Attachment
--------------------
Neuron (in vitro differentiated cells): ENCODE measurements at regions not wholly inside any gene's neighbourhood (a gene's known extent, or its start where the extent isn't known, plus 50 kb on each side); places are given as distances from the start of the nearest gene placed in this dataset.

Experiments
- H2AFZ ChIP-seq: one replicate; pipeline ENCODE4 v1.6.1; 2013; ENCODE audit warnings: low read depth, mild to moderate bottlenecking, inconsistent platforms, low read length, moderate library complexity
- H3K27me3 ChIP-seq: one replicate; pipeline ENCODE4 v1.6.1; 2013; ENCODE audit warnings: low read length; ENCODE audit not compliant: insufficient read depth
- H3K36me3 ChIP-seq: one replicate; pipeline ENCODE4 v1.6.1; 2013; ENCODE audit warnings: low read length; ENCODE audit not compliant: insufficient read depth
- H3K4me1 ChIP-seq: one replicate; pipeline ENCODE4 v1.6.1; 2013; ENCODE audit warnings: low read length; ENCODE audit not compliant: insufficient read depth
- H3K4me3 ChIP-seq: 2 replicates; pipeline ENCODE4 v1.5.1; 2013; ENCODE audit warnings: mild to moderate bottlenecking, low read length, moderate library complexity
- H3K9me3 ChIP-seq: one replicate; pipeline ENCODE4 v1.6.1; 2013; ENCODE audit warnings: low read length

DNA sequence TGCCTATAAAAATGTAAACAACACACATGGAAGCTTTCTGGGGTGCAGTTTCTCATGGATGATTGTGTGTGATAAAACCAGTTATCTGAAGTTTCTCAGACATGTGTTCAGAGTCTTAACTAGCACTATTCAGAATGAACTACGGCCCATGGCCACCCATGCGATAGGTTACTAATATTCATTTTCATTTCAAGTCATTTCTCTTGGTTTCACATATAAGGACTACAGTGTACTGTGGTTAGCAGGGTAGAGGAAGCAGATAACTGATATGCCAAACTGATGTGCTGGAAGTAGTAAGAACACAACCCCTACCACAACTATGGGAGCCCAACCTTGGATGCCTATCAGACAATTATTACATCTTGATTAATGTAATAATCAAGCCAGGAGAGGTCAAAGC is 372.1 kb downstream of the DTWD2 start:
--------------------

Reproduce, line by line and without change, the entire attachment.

Neuron (in vitro differentiated cells): ENCODE measurements at regions not wholly inside any gene's neighbourhood (a gene's known extent, or its start where the extent isn't known, plus 50 kb on each side); places are given as distances from the start of the nearest gene placed in this dataset.

Experiments
- H2AFZ ChIP-seq: one replicate; pipeline ENCODE4 v1.6.1; 2013; ENCODE audit warnings: low read depth, mild to moderate bottlenecking, inconsistent platforms, low read length, moderate library complexity
- H3K27me3 ChIP-seq: one replicate; pipeline ENCODE4 v1.6.1; 2013; ENCODE audit warnings: low read length; ENCODE audit not compliant: insufficient read depth
- H3K36me3 ChIP-seq: one replicate; pipeline ENCODE4 v1.6.1; 2013; ENCODE audit warnings: low read length; ENCODE audit not compliant: insufficient read depth
- H3K4me1 ChIP-seq: one replicate; pipeline ENCODE4 v1.6.1; 2013; ENCODE audit warnings: low read length; ENCODE audit not compliant: insufficient read depth
- H3K4me3 ChIP-seq: 2 replicates; pipeline ENCODE4 v1.5.1; 2013; ENCODE audit warnings: mild to moderate bottlenecking, low read length, moderate library complexity
- H3K9me3 ChIP-seq: one replicate; pipeline ENCODE4 v1.6.1; 2013; ENCODE audit warnings: low read length

DNA sequence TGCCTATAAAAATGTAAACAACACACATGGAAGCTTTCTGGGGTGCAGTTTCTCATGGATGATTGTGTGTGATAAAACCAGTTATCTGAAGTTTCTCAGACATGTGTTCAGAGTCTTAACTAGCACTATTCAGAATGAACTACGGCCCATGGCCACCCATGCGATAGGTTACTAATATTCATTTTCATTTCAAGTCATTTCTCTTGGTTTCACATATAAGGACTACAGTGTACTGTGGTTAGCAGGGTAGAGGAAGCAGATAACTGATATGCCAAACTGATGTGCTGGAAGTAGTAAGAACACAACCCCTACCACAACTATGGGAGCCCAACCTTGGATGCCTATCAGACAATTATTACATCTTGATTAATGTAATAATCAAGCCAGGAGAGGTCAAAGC is 372.1 kb downstream of the DTWD2 start: